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|Half Way House
-- junction of Highways 6 and 24, Lots 4 and 5 of Woodhouse Gore in
Woodhouse Township on Lot 1, Concession 2. Half way between Simcoe and
Port Dover to east, Simcoe and Vittoria to south-southwest, Simcoe and
Port Ryerse to south-southeast. Site of hotel, livery or gas station for
many years. Today a farm field. Briefly called Brown’s Corners. In 1867
G. W. W. Brown operated Brown’s Hotel there. Photo.
Hamlock -- post office established and closed in 1874. See Hemlock (below).
Hartford -- hamlet in northeast Townsend Township on Lot 24,
Concessions 3 and 4 on border with Walpole Township in Haldimand County.
South of intersection of Regional Roads 19 and 20. Earlier called
Circularville. One of first mills with a circular saw operated there by
John Wilcox. Post office changed name 1852 for Hartford, Connecticut. The
8 Mar 1882 British Canadian reported the Hartford post office had
revenue of $115.01 and salaries of $42; the 14 Mar 1888 British
Canadian newspaper reported the Hartford post office had revenue of
$118.78 and salaries of $50 in the year ending 30 Jun 1887. The 12 Dec
1912 Simcoe Reformer reported the Hartford post office had revenue
of $175.50 and salaries of $100.60. Once site
of Townsend S. S. 21 school house
Hay Creek -- stream running through southwest Woodhouse Township. Meets Lake Erie between Port Dover and Port Ryerse.
Hay Creek Conservation Area -- area on Hay Creek north of Port Ryerse in Woodhouse Township at corner of Radical Road and Port Ryerse Road. A Government of Ontario facility to conserve area wildlife.
Hazen Settlement -- small 19th century community in Walsingham Township, on south part Lot 10, Concession 5. Named for surveyor Daniel Hazen who mapped Walsingham Township in 1796 and was granted the lot. Later named Spring Arbor.
Hemlock -- post office established in 1878, perhaps succeeding
Hemlock Creek -- stream, rises west Houghton Township on Lot 3, North Road Concession, flows south to Lake Erie.
Highway 3 -- major east-south access road through Norfolk County. Passing south of Tillsonburg through mid-Middleton Township, through Delhi, Courtland, Simcoe, Renton and Jarvis. Border between Charlotteville and Windham Townships, between Townsend and Woodhouse Townships, and for a distance, between Windham and Middleton as it approaches Delhi. In early 1800s eastern part was called Talbot Road. Middleton concessions were numbered north and south of it.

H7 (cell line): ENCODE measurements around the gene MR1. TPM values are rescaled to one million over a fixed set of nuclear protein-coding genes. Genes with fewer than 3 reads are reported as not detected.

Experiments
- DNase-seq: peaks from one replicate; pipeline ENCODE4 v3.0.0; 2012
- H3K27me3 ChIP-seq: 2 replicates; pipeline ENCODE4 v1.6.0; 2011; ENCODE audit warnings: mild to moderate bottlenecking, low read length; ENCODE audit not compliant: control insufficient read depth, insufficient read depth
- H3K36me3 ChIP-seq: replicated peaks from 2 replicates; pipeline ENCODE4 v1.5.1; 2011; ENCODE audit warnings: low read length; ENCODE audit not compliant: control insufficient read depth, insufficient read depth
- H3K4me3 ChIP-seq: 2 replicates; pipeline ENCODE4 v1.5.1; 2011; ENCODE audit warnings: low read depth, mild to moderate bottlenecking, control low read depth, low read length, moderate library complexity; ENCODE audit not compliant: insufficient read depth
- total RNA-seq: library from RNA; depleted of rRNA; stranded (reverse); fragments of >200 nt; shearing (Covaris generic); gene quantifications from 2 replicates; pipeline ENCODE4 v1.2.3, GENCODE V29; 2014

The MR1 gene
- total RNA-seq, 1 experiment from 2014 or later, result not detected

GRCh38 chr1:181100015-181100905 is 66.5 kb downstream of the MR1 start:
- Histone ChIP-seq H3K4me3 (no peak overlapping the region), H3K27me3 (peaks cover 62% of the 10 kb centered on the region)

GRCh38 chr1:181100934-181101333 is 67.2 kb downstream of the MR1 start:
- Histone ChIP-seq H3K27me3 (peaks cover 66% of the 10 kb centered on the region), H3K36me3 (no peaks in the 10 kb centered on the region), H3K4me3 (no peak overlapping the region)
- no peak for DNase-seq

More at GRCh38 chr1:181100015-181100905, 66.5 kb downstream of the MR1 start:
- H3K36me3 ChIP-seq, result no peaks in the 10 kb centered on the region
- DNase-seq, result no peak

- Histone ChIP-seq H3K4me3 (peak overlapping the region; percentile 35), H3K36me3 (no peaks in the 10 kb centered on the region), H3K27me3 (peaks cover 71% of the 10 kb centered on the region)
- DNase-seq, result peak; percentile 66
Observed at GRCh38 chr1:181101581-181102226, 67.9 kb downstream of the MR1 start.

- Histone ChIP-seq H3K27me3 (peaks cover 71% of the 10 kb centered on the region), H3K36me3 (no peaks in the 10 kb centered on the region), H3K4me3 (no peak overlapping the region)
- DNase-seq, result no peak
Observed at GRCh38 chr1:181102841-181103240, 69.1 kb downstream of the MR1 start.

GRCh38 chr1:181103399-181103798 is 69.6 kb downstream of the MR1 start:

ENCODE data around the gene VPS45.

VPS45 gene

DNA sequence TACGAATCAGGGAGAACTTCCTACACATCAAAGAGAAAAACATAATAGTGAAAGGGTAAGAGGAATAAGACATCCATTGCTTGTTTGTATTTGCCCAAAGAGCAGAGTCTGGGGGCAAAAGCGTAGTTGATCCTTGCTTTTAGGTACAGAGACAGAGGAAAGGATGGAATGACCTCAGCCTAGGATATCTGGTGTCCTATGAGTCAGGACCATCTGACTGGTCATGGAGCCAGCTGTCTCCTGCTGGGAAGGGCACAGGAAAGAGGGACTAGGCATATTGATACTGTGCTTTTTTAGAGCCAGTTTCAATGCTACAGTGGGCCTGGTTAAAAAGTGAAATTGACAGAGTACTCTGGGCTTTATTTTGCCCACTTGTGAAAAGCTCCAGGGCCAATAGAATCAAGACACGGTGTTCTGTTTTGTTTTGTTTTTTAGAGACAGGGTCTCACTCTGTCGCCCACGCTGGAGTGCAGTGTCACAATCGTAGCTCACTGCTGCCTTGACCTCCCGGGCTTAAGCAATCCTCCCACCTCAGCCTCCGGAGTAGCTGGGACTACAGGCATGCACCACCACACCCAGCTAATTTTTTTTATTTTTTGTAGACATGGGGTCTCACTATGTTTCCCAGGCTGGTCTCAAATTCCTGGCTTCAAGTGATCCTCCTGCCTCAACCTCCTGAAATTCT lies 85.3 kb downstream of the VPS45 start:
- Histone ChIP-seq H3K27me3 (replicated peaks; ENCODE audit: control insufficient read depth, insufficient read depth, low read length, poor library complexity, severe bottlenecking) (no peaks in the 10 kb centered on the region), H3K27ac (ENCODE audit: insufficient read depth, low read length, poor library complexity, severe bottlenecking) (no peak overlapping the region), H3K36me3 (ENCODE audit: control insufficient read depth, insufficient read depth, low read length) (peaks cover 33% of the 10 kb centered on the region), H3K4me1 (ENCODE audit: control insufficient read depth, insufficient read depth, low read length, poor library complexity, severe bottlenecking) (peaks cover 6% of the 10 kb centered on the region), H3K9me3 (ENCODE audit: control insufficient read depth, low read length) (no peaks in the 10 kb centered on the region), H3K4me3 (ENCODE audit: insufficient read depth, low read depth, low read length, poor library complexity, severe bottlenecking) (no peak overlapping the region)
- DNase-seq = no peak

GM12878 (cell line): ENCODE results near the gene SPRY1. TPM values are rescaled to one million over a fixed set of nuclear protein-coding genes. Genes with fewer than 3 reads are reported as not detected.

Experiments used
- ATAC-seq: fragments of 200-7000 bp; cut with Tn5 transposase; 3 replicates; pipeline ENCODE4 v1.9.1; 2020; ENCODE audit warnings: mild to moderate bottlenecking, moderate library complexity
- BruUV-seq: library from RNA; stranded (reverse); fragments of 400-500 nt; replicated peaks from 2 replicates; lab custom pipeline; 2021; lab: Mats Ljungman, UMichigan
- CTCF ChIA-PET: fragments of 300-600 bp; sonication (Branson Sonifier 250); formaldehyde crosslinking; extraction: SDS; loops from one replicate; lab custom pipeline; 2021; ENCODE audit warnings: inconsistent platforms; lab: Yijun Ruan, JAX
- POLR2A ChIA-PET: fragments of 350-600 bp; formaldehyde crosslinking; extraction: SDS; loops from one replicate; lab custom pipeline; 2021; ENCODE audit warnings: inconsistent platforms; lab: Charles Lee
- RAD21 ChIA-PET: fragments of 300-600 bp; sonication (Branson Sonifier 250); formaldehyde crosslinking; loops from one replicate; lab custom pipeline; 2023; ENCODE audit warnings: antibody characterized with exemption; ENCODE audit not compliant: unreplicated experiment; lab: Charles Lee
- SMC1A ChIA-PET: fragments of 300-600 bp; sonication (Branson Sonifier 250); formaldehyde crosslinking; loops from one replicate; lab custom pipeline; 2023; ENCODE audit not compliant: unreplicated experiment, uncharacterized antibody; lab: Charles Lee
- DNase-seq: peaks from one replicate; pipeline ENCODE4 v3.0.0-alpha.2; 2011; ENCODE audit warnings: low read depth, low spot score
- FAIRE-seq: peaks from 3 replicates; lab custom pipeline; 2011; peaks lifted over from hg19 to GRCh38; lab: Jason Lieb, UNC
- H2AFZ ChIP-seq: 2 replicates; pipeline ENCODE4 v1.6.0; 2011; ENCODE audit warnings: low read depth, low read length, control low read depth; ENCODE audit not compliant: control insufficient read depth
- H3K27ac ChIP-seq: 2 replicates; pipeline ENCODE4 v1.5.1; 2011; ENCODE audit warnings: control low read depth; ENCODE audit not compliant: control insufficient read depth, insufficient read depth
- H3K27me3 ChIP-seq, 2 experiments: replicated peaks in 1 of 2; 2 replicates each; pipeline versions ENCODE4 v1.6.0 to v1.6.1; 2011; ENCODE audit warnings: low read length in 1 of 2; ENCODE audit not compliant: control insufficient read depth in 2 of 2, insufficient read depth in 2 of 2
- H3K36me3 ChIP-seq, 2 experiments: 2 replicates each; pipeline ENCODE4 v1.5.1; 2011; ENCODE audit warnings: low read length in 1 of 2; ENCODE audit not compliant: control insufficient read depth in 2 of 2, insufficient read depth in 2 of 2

Highway 6 -- road runs southeast through Woodhouse Township from Jarvis in Walpole Township, Haldimand County to Port Dover then veers west to junction with Highway 3 Half Way House. Surveyed in 1838 and completed in 1844 as the Hamilton to Port Dover Plank Road with a bed of wooden planks.
Highway 24 -- major north-south access road. Starts north of Norfolk, runs south through Simcoe almost to Lake Erie then veers west through Charlotteville to Highway 59 in centre of Walsingham Township. Served as border between Townsend and Windham Townships. Called Norfolk Street in Simcoe. Called "The Fifth" in Walsingham. Continues north through Brant County, the Town of Paris, and City of Cambridge to Trans-Canada Highway 401. Opened in 1815. Originally veered north of Simcoe through Bloomsburg and Waterford to Mount Pleasant and Brantford, the present Regional Road 24. On official Ontario Road map.
Highway 59 -- major north-south road. Runs north through Walsingham Township from Long Point to junction at Highway 3 at Courtland, jogs west with Highway 3 to Delhi, then north through Middleton into South Norwich Township, Oxford County. Called "The Port Rowan and Tilsonburg Plank Road" in mid-1800s.
Hillcrest -- (1) hamlet 1 miles west of Simcoe in Charlotteville Township on Lot 24, Concession 9, on Hillcrest Road north of Regional Road 1. Today a suburb of Simcoe, dozens of homes, a few businesses, no cemetery [GPS:49.765/20.194] -- (2) Name of small pioneer cemetery east of Forestville in Charlotteville Township [GPS:41.913/22.290]
Hopeville -– see Tyrell
Houghton Centre -- hamlet in southwest Houghton Township in Lots 8 and 9, north and south of Lake Road, Houghton Township. The 8 Mar 1882 British Canadian reported the Houghton post office had revenue of $147.90 and salaries of $58; the 14 Mar 1888 British Canadian newspaper reported the Houghton post office had revenue of $167.69 and salaries of $60 in the year ending 30 Jun 1887. The 12 Dec 1912 Simcoe Reformer reported the Houghton post office had revenue of $106.02 and salaries of $76. [GPS:36.078/39.695]
Houghton Sandhills -- a sandy stretch of Lake Erie shore in Houghton Township. Highest point is about 240 feet above the lake. A popular tourist attraction, elk farm, RV campsite. Fun for the kids. Today enclosed by Sand Hills Park. [GPS:35.565/38.500]
Houghton Township -- on Lake Erie shore, west of Walsingham Township, east of Bayham Township, Elgin County. Pie-shaped. Comes to a point in the north at Middleton Township. Named for Houghton St. Giles which is northwest of the City of Norwich in Norfolk County, England. Settlement began in the second decade of the 1800s along Lake Erie and in the northern tip. Township seat was at Fairground. Other Houghton place names: Mabee's Corners, Glen Meyer, Langton, Frogmore, Cultus, and Clear Creek [on Norfolk County Communities Map]
Hunger Lake -- small lake in Windham Township in Lots 17 and 18,
Concessions 2 and 3. Also called Lake Hunger. Once site of Windham S. S.
14 Lake Hunger school house. A small stream runs from
this lake into Big Creek.